Tuesday, August 18, 2009

Clicker Training

Last year when we were having issues with our cat I was exploring various options for improving her behavior (side note: sometimes Thalia expresses a desire to become a cat psychologist, and believe me, this particular cat could be her Master's thesis). One of the books I got was Karen Pryor's Clicker Training for Cats. Thalia had a great time teaching the cat some tricks. And then we sort of set the whole clicker thing aside.

The other day I waltzed into the library and looked through the new nonfiction shelves. Hey, Karen Pryor has a new book out -- Reaching the Animal Mind: Clicker Training and What It Teaches Us about All Animals. Figuring it would be full of fun animal training anecdotes (it was -- if you like reading stories about animals having positive training experiences, this is the book for you) I checked it out and started reading it.

And there on page 14 encountered the idea of clicker training in sports. "The first public application of clicks to human muscle moves was in children's sports, particularly gymnastics and track." Really?? So, like, you can train kids to improve physical performance using positive reinforcement instead of yelling at them?? I immediately started googling the idea and discovered that it has the name of TAGteach. And my mind started exploding with ideas, particularly when I read this PDF file that tells about a dance studio that uses the concept. And teaches kids to dance without a huge amount of shouting and negative reinforcement. No person standing there declaring, "No no NO, you're doing it all wrong, try again," just a simple click when the legs are "dead straight". (In my head I'm saying all that with a British accent. Hee. If you're in our dance studio you know what I mean.)

I finished the book. Which, by the way, is excellent, and goes fairly in depth with the concepts while maintaining an engaging tone. I read about clicker training in dolphins, other sea creatures, cats, dogs, wolves, horses (including the ponies that learned to surf), zoo animals (ibis, rhino, gorilla, etc.). I learned that conditional reinforcers always go through the amygdala , how clicker training affects the hypothalamus, what the SEEKING circuit is (other than a really tough concept to google, so no link -- it has to do with dopamine and is mostly in the hypothalamus).

And also in chapter 11 discovered an entire chapter on TAGteaching. It was fascinating. I explained the basic concept to the kids, and we decided to give it a try. We would use one of Annabeth's typical competition comments -- "arms" -- and see if we could improve her reel. We analyzed how we would tag this, and decided that she tended to raise her right arm during leaps, so we would tag for correct arm placement during leaps. I got out the clicker we had used for the cat, and plunged in. I soon realized that it would be better if Thalia clicked the tags, partly because Thalia was seated where she could see Annabeth's right arm more clearly, and partly because Thalia is more familiar with the dance and therefor knew when to expect the leaps.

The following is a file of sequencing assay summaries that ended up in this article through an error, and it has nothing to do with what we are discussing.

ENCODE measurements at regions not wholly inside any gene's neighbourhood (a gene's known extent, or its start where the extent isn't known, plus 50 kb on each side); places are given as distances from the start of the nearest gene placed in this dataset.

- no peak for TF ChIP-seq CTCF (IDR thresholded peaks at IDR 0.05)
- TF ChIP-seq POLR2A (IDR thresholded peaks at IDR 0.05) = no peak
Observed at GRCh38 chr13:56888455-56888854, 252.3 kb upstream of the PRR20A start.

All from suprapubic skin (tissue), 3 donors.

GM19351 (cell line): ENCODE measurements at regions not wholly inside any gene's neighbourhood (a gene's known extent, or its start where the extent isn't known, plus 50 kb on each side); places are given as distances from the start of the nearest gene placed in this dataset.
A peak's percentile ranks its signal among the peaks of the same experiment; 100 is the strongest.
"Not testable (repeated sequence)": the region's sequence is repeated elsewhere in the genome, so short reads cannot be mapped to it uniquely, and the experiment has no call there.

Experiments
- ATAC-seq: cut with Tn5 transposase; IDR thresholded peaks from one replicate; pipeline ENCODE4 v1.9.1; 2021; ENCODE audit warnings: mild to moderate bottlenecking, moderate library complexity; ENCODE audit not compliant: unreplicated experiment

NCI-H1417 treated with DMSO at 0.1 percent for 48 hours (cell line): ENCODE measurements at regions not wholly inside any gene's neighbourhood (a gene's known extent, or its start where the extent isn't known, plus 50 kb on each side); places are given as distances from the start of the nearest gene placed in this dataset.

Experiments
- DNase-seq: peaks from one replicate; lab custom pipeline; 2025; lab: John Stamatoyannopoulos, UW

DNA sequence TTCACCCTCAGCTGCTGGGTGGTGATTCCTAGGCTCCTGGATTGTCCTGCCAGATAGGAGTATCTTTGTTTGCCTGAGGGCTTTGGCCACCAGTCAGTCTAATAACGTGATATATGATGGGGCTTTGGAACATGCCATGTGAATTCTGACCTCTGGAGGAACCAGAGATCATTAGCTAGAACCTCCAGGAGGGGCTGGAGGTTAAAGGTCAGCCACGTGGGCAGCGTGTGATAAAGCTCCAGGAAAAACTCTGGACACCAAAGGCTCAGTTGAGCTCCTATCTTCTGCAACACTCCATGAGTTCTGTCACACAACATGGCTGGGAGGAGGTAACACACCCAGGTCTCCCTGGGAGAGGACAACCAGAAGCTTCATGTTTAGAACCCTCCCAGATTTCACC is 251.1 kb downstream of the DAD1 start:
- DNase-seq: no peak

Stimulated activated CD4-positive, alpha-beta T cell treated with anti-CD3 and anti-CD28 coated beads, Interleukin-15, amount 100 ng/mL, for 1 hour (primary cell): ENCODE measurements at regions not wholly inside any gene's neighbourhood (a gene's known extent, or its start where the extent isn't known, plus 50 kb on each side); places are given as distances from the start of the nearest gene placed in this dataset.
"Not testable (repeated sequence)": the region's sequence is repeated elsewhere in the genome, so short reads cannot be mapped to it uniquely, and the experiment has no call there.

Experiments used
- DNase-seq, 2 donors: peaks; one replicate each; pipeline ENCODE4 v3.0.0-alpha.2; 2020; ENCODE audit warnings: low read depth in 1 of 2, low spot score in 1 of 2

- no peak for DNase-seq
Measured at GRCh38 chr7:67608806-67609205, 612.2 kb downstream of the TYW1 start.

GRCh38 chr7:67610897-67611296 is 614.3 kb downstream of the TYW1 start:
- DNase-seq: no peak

It worked great, except Annabeth started raising her left arm to compensate. But before we tried to tag for that problem we had discovered a new problem -- the cat, hearing the clicker clicking away, had trotted in to see what we were up to and find out if it involved treats for her. Indeed, the book mentions that animals remember the clicker training seemingly forever. IT'S TRUE. And we need to find a new clicker if we're going to explore this further. I looked around at Target the other day for toys that make an annoying beep when you press a button, sort of like the Nemo car keys, but came up empty handed. I hate toys like that and refused to buy them when the kids were little -- now I'm searching stores for them. You just never know where parenting will take you, I guess, since I never would've expected to be interested in this sort of plastic-electronic craptastic toy.

In summary, this is a great book whether you're interested in animal training or in kids' sport/dance performance. Heck, it even has application for your own golf swing or softball pitching.

5 comments:

movinginspirals said...

Interesting stuff. I too, am thinking about using this to improve areas of dance with my daughter. I'm also wondering if the clicker concept ties in with EFT relaxation/anxiety relief. May have to check that out.
Good luck with your clicker adventures.
Craptastic... love it!

Gail said...

It's so interesting that you would mention EFT, because it's been tumbling around in my head this morning --whether or not there's a connection. I don't know!

Ami said...

So if I could get someone to click when I eat something that's good for me....

Staci at Writing and Living said...

I'll have to explore this. I have one dog with poor vision and an inferiority complex that he overcompensates for by barking at everyone he doesn't recognize (which is everyone more than, say, two yards away). Then I agreed to adopt my sister's dog who was abused as a puppy (not by my sister; it was rescued from its original owner). To say my dogs have issues is an understatement.

Gail said...

Ami, I'm thinking about clicking myself for walking past the computer without sitting down and reading blogs for half an hour.

Also, I want clicks for vacuuming.